Local Preservationists

CityLove: Philadelphia According to Local Preservationist Liz Maillie

Posted on: July 19th, 2014 by Grant Stevens

 

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Liz Maillie, Philadelphia. Credit: Liz Maillie

As part of the CityLove blog series, we wanted to highlight a local leader -- someone who is living the preservation-minded life in the city. For the City of Brotherly Love, we spoke with Liz Maillie about all things Philly.... Read More →

The National Trust for Historic Preservation works to save America's historic places. Join us today to help protect the places that matter to you.

Grant Stevens

Grant Stevens

Grant is the Manager of Community Outreach at the National Trust. He's proud to be from a Main Street Community and the Black Dirt Capitol of the World – Conrad, Iowa! Growing up on a farm, he always loved going to town and looking at the historic buildings. Now a resident of DC, Grant enjoys reading, running, and anything rural.

Ben Folds Leads Charge to Save RCA Studio A on Nashville’s Music Row

Posted on: July 10th, 2014 by National Trust for Historic Preservation 2 Comments

 

Written by Carolyn Brackett, Senior Field Officer

Credit: Ben Folds, Facebook
Ben Folds posted an infographic on his personal Facebook page detailing the importance of fighting for the future of RCA Studio A.

Musician Ben Folds is leading the charge to save one of the country’s most significant music sites: the RCA Studio A on Nashville’s famed Music Row. But Folds is not alone; he’s rallying support and building a coalition to help him do it.... Read More →

The National Trust for Historic Preservation works to save America's historic places. Join us today to help protect the places that matter to you.

National Trust for Historic Preservation

National Trust for Historic Preservation

The National Trust for Historic Preservation, a privately funded non-profit organization, works to save America's historic places.

Uptop, Colorado: A Ghost Town With a Beating Heart

Posted on: July 7th, 2014 by Steven Piccione 1 Comment

 

Credit: Larry Lamsa, Flickr
Uptop, Colorado, was settled in 1877, but remains a ghost town outside La Veta.

When you hear the term “ghost town,” you probably imagine a diminishing population, failing industries, and bleak economic fortunes. That’s why the story of Uptop, Colorado -- a 40-acre settlement, established in 1877, near the town of La Veta -- paves the way for a newer understanding of what it means to be a ghost town.... Read More →

The National Trust for Historic Preservation works to save America's historic places. Join us today to help protect the places that matter to you.

Steven Piccione

Steven Piccione

Steven Piccione is an Editorial Intern at the National Trust. He enjoys carbonated water, all things British, and living in a city warmer than Chicago. Follow him on Instagram at @stebbsjp.

 

You might not know it, but preservation has a party side -- and it's on full display at legacy bars across the country. In our new Historic Bars series, we'll belly up to the places that only locals usually know about and introduce their favorite haunts to all our readers.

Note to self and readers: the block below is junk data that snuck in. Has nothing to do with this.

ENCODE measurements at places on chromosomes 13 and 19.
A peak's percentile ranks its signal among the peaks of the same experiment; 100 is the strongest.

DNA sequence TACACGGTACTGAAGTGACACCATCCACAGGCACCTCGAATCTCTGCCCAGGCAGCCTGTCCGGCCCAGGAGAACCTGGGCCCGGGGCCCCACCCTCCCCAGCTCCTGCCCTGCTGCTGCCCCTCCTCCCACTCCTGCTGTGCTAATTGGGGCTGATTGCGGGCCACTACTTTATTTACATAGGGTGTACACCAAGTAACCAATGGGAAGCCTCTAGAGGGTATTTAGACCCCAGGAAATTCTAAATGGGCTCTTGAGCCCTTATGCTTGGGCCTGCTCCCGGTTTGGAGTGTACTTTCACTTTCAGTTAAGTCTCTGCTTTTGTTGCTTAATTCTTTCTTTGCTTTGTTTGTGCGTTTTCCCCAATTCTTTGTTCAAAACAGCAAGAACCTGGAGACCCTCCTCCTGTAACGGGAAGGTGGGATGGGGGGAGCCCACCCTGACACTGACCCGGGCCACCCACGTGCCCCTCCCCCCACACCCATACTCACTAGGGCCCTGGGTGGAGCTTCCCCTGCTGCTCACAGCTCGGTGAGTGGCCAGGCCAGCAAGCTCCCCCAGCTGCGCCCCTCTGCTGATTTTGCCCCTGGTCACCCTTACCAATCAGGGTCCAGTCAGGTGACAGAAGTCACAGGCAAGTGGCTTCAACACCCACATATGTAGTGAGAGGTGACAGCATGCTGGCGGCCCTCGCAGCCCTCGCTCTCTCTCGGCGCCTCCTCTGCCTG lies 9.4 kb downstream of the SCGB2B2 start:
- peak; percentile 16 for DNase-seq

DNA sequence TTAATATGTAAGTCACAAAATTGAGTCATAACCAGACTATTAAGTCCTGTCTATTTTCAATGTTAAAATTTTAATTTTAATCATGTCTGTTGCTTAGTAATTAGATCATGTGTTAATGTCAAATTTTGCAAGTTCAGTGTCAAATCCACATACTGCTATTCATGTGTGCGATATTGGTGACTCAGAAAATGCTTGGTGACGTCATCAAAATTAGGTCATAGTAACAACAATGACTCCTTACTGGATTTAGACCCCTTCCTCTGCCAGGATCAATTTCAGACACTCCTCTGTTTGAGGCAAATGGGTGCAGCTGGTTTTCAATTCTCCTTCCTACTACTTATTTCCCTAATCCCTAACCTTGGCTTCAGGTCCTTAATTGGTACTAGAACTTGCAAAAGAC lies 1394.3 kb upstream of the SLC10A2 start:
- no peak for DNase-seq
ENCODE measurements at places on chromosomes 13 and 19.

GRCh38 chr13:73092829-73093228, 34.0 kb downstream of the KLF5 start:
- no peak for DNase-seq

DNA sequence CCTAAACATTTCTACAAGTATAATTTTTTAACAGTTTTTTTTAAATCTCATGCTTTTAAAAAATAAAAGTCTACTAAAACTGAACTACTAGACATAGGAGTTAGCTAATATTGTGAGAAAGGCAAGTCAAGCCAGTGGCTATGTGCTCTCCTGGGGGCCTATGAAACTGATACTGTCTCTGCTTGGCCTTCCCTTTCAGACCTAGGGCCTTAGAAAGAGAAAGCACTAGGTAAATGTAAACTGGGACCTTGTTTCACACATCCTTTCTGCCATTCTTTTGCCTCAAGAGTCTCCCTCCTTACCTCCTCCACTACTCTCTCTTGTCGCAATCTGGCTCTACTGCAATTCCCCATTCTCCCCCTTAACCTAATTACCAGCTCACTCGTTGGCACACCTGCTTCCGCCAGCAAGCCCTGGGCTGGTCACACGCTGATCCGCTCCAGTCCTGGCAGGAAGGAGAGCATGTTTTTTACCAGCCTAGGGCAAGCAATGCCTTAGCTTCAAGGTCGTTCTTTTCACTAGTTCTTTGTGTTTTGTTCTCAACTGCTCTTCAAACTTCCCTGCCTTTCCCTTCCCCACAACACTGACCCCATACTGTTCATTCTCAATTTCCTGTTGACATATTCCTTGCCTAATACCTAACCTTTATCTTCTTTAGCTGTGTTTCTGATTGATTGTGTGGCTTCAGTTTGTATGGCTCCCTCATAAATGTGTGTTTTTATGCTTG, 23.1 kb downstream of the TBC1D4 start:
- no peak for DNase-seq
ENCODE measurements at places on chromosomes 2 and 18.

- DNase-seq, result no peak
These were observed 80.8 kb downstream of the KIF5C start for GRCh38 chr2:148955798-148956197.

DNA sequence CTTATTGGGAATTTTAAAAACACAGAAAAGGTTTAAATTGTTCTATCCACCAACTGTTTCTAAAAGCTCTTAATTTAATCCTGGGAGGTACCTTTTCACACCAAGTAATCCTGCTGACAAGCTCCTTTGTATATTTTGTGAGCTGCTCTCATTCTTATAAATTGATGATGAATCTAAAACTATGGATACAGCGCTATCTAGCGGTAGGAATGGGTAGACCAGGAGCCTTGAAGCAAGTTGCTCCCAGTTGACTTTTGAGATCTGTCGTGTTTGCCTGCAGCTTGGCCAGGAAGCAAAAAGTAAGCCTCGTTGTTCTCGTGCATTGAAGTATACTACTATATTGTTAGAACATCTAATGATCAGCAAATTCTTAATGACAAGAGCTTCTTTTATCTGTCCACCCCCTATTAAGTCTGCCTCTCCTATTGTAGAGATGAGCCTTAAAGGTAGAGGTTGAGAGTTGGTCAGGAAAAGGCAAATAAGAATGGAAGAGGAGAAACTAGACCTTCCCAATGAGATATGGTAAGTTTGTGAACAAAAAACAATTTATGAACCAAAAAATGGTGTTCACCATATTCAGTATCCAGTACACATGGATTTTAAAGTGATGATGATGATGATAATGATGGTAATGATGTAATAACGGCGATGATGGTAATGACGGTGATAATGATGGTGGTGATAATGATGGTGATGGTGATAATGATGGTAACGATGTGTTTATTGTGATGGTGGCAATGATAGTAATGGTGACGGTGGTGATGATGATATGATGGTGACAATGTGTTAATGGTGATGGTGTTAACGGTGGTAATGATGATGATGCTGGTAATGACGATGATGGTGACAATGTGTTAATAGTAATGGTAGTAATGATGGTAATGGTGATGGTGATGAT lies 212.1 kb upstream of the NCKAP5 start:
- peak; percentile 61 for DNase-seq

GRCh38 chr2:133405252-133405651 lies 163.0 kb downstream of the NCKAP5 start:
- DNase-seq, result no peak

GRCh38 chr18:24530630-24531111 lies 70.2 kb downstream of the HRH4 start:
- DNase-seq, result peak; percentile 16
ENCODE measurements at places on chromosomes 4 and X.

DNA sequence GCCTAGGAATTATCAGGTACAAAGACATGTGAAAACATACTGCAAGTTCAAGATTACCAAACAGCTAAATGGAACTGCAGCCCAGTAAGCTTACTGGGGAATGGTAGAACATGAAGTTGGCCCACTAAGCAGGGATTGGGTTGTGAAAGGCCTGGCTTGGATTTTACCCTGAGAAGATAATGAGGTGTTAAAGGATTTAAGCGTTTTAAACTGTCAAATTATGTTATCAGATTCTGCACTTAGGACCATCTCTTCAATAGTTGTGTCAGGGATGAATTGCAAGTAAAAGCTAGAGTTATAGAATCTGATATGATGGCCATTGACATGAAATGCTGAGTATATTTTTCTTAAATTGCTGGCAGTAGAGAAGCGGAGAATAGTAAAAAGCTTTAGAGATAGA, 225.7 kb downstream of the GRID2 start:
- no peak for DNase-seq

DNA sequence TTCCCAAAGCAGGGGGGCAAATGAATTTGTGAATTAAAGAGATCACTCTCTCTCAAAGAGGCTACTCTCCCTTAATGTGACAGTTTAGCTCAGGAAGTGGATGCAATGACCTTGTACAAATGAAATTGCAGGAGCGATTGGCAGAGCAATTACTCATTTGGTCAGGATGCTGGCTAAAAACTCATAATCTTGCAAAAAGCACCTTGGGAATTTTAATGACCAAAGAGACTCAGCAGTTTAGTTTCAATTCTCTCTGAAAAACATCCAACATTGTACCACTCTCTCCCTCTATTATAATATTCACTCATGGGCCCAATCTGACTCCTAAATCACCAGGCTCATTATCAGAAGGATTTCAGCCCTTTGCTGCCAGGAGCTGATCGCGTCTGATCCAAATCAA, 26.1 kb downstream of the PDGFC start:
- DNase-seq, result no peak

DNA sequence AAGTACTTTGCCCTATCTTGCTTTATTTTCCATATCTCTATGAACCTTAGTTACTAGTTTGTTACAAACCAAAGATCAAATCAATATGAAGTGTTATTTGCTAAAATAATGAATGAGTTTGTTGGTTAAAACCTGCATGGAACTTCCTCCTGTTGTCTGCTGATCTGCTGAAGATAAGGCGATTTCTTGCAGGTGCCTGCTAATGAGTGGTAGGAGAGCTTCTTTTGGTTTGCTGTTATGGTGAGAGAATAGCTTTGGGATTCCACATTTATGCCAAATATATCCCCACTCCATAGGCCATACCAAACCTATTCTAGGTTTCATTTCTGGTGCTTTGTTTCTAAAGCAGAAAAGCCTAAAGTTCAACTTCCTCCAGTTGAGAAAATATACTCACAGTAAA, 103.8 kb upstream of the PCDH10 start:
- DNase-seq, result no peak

Look for a different theme each month, and don't forget to tell us about your preferred watering hole. Now, without further adieu, let's kick off our first theme: neighborhood and dive bars!

Credit: SF A Gogo, Flickr
Bartender Ed is known for his personable and easygoing attitude, not to mention his strong drinks and the occasional free shot of Jaeger.

It’s hard not to notice the Gangway. Just walk down Larkin Street in San Francisco’s Tenderloin neighborhood, and look for the big white ship projecting from a storefront.

Behind that ship is one of the city’s oldest gay bars with a rich history of activism -- and, as regulars attest, a laid-back, home-away-from-home atmosphere with stiff drinks, to boot.... Read More →

The National Trust for Historic Preservation works to save America's historic places. Join us today to help protect the places that matter to you.

Lauren Walser

Lauren Walser

Lauren Walser is the Los Angeles-based Field Editor at Preservation magazine. She enjoys writing and thinking about history, art, architecture, and public space.

 

Credit: MarkSweep, Wikimedia Commons
Frederick Douglass, who was born a slave, is one of the most influential abolitionists in American history. His home in Anacostia, D.C., Cedar Hill, has undergone a series of renovations.

In 1917, readers of The Crisis magazine, the official publication of the National Association for the Advancement of Colored People (NAACP), would have come across a powerful call to action, written by one Mrs. Mary B. Talbert.

Talbert, an educator, civil rights activist, and then-president of the National Association of Colored Women’s Clubs (NACWC) had turned her eyes to Cedar Hill, the Washington, D.C., home of abolitionist Frederick Douglass.... Read More →

The National Trust for Historic Preservation works to save America's historic places. Join us today to help protect the places that matter to you.

Lauren Walser

Lauren Walser

Lauren Walser is the Los Angeles-based Field Editor at Preservation magazine. She enjoys writing and thinking about history, art, architecture, and public space.